Sunday, Jun 21, 2015

Dubai: A high budget deficit of an estimated 20 per cent of the gross domestic product (GDP) combined with significant growth in government expenditure is expected to push Saudi Arabia to resort to domestic government borrowings this year, according to multilateral agencies and economists.

The latest monthly statistical data from Saudi Arabia Monetary Agency (Sama) show the cumulative year-to-date drop in its net foreign assets has reached a large $45.9 billion (Dh168.54 billion) at the end of April this year.

Analysts say the slump in reserves could be attributed to lower growth in oil revenues, increased government handouts to its employees, allocation to projects directly funded by the government and increased military expenditure linked to the Yemen campaign.

While the FX deposits from the government and government-related entities continue to support the overall liquidity levels, firmer allocation to the strategic capex pipeline is maintained. But future diversion of funds for other needs including current spending or military spending could apply pressure on liquidity in the financial system. The decline in oil prices and the rising expenditures have sparked expectations that Saudi Arabia may issue domestic sovereign debt this year for the first time since 2007.

Despite the visible drop in government deposits with Sama, analysts do not anticipate any sharp pullback in government spending.

“Economic activity is likely to remain cushioned in the near-term but at the cost of wide and unsustainable fiscal deficits, in our view,” said Jean-Michel Saliba, Mena Economist at Bank of America Merrill Lynch. “The absence of material fiscal adjustment is likely to imply a need for a sharper adjustment down the line if oil prices remain low for long, in our view.”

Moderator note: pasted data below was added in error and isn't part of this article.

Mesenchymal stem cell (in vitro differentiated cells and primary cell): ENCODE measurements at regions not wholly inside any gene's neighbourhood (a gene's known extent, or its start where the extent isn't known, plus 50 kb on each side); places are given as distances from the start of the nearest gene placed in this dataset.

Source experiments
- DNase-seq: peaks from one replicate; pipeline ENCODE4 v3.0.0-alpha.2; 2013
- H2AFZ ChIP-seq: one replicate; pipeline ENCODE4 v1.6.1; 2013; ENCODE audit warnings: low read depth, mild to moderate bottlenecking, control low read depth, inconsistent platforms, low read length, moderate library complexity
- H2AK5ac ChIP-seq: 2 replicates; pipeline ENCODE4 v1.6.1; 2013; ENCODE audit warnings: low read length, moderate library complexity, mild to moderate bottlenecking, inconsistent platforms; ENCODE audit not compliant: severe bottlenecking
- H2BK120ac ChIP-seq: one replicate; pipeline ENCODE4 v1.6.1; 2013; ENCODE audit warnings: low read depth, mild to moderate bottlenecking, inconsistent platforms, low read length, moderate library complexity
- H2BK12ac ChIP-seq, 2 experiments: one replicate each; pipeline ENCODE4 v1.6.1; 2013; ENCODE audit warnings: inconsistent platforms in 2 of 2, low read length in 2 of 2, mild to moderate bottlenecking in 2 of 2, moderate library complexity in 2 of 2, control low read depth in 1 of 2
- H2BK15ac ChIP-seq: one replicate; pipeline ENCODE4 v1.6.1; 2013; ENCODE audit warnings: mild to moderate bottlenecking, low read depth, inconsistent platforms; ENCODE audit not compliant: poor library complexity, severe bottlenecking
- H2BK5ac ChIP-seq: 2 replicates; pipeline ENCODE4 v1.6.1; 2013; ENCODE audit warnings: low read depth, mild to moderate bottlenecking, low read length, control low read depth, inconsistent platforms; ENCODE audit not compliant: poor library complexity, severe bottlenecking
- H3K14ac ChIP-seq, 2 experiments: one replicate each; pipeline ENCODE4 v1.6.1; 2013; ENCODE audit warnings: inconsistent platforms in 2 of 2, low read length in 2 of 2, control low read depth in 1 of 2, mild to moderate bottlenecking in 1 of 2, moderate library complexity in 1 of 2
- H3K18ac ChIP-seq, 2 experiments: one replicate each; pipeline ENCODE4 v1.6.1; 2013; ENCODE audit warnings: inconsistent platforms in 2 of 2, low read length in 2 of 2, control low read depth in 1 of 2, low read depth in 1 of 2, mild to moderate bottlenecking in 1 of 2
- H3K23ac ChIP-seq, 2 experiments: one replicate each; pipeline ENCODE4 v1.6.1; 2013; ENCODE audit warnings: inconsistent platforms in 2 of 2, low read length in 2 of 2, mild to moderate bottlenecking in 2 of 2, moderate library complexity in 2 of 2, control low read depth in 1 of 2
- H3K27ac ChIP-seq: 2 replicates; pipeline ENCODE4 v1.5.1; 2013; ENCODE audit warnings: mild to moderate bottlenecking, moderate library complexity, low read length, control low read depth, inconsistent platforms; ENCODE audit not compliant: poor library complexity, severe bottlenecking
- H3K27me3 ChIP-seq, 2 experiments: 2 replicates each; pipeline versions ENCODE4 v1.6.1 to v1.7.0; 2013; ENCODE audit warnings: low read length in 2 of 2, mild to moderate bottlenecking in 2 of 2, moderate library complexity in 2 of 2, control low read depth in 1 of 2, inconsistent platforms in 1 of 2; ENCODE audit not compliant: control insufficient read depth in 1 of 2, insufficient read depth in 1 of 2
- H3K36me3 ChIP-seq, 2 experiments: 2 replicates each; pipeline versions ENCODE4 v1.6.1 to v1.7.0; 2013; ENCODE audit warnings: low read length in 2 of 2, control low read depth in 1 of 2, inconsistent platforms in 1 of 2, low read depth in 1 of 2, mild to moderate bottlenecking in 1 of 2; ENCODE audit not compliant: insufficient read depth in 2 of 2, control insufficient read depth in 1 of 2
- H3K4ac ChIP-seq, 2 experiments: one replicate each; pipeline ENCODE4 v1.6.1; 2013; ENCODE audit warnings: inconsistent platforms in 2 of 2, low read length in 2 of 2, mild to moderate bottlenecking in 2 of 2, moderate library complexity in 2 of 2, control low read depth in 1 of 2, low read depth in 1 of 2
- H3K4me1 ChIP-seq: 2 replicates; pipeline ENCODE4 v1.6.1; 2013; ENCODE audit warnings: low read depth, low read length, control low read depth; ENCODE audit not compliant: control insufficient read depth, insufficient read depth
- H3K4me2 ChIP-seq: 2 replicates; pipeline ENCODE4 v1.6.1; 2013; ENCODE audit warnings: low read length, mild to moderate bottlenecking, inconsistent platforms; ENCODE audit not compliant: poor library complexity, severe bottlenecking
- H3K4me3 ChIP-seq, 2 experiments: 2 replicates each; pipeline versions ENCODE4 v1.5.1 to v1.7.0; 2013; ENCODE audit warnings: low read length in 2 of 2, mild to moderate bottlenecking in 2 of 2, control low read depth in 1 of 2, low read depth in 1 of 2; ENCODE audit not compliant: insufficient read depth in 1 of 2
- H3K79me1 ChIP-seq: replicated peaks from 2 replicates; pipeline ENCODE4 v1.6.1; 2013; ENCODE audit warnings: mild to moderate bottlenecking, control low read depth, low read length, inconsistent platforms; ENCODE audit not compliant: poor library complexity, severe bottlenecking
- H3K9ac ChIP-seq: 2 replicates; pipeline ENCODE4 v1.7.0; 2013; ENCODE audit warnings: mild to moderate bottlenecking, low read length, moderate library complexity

The bank estimates Saudi budget deficit at about 17 per cent of GDP if the oil prices are to average around $55 per barrels while the GDP is expected to grow at 3 per cent this year.

Saudi Arabia’s government is projected to run a fiscal deficit of around 20 per cent of GDP in 2015, according to the International Monetary Fund (IMF). The IMF in its Article IV consultation with Saudi Arabia has concluded that the government spending in 2015 is expected to remain elevated despite a sharp decline in oil prices which could put pressure on government finances resulting in a surge in fiscal deficit.

“Government spending in 2015 is expected to remain strong, partly due to a number of one-off factors, while oil revenues have declined. As a result, IMF staff projects that the government will run a fiscal deficit of around 20 per cent of GDP in 2015,” said Tim Callen, team leader of the IMF Article IV consultation.

The rapid drawdown in reserve assets suggests that sooner than later the government is likely to opt for domestic borrowings. This is expected to gradually arrest the decline in government deposits.

Analysts said a highly liquid and well capitalised banking system can easily absorb the sovereign domestic borrowing but not without some impact on their lending to the private sector.

Government debt issuance is expected to boost the banking sector profitability as these debt instruments provide banks with low risk weighted and longer duration lending opportunity, which could enhance their earnings.

The recent opening of the Tadawul (Saudi Stock Exchange) to qualified foreign investors this month is seen as a welcome development that will help deepen the equity market and broaden the investor base.

“The depth of the local debt market will be enhanced by the issuing of more debt and sukuk. Government debt issuance to finance part of the fiscal deficit would help in starting to build a benchmark yield curve, an important step in developing the debt market,” said Callen.

By Babu Das Augustine Banking Editor

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